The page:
A coalition between the ANC and a party of exiled ANC leaders would not signify change through real political competition. But the ANC may well decide to go into a coalition with the DA, the partnership that would be looked on most favourably by the markets. The DA is hardly a refreshing change – its prescriptions for fixing the country (neoliberal-ish good governance) have not changed significantly in the last three elections, and neither has its vote share. In a majority black country, it has largely failed to retain black leaders or attract black voters. Yet the most thrilling but very contingent possibility in this election is that it could secure slightly more leverage within government to address basic, failing infrastructure and administration problems – conditions that would need to be in place before any ambitious policy proposals could hope to work.

Thinking in multiple-election terms like this summons intimations of previous eras. The one thing that even committed democrats openly envy about autocratic regimes are the time lines. In no democracies with healthy electoral competition can an incoming administration expect decades in power to see through its policies. Apart from, perhaps, for a party of liberation – whose identity retains the idea of change, long after it has become the status quo. After 30 years in government, it’s this fertile certainty that the African National Congress has lost.

Perhaps the ANC squandered a revolutionary moment – during the French Revolution, the Jacobins went so far as renaming the days of the week. So much of what was built in those first 15 years post-apartheid – institutions and their cultures, as well as the basic norms of a non-racial society — required long-term vision. The greater problem turns out to have been the party’s inability to stick to this vision. And worse: to have presided over a project to dismantle it, during Jacob Zuma’s administration, now labelled in the local press the “state capture era”.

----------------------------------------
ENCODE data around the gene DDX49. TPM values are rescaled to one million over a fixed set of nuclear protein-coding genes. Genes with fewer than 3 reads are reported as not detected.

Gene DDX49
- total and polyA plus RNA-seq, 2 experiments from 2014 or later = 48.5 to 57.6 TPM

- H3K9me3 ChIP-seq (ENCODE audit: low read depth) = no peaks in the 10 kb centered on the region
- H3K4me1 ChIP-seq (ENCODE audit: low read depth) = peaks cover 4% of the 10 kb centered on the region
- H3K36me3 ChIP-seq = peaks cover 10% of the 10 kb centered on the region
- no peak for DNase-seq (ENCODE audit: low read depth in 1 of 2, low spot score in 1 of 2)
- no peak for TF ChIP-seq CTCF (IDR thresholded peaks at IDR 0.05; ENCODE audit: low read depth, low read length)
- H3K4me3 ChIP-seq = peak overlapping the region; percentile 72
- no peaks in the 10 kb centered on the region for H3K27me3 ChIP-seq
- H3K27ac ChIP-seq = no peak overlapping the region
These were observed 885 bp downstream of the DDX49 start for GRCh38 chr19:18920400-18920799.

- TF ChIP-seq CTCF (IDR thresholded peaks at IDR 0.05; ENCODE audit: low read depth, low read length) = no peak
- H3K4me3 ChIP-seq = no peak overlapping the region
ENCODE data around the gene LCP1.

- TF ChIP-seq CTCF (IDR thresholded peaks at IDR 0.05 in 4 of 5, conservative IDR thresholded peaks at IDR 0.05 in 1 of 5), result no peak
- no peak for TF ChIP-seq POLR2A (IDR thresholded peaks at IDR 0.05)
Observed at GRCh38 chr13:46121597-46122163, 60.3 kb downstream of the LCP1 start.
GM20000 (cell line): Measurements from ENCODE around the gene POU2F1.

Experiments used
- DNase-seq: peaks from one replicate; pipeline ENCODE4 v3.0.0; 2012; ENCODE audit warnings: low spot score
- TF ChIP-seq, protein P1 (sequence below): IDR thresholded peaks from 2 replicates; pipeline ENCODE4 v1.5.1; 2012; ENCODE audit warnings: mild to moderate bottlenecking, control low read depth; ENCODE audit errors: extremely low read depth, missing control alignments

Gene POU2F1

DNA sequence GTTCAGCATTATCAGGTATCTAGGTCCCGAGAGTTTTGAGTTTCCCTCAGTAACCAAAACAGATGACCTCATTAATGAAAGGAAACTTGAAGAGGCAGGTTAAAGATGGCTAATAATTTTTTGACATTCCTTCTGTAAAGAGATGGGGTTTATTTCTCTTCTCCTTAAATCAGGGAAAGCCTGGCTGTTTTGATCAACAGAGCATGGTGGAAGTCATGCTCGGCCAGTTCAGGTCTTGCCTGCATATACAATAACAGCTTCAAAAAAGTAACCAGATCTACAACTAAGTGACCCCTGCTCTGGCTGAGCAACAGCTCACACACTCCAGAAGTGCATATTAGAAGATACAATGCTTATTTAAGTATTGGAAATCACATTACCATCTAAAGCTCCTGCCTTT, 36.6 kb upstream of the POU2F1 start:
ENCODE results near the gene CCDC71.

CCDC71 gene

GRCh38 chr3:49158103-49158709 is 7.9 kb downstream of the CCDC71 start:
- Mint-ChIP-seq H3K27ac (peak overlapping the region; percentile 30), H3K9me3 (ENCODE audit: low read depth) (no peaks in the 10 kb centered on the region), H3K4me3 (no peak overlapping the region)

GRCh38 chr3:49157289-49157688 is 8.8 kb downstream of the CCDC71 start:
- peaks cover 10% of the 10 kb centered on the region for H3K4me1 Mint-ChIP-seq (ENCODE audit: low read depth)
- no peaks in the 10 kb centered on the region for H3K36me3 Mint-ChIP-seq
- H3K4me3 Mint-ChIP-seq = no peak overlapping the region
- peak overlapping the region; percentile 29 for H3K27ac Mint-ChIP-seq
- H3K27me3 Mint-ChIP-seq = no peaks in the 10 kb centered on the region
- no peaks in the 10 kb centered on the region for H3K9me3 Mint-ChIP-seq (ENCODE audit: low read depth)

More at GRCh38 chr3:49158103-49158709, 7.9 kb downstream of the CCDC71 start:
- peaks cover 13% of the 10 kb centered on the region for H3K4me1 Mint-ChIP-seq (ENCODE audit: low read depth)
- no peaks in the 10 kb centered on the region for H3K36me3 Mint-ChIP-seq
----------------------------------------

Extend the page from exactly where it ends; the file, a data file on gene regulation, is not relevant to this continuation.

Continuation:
In recent years, the ANC threw away yet another boon, which could have allowed the nation-building project to resume. Riding on a wave of popular optimism and goodwill, the administration of Cyril Ramaphosa, who has been president since 2018, branded itself the “New Dawn” to indicate both a break and a renewal from the corrupt Zuma era. Neither materialised.

Instead, Covid decimated lives and livelihoods, power cuts deepened, the murder rate rose, and the tentacle of criminal cartels were found in almost every sector of the state and economy. When Zuma was jailed in 2021 and the July Riots erupted, Ramaphosa gave the furious impression of doing nothing, arrested no high-level conspirators, and so enabled the rise of the MK party.

The most damning element of the ANC’s collapse is that it hasn’t been overtaken by a rival party, or a new answer to South Africa’s problems. It has simply ceded ground to latent demons and parasitic forces, such as militant Zulu nationalism, cronyism and organised crime.

[See also: The future starts in South Africa]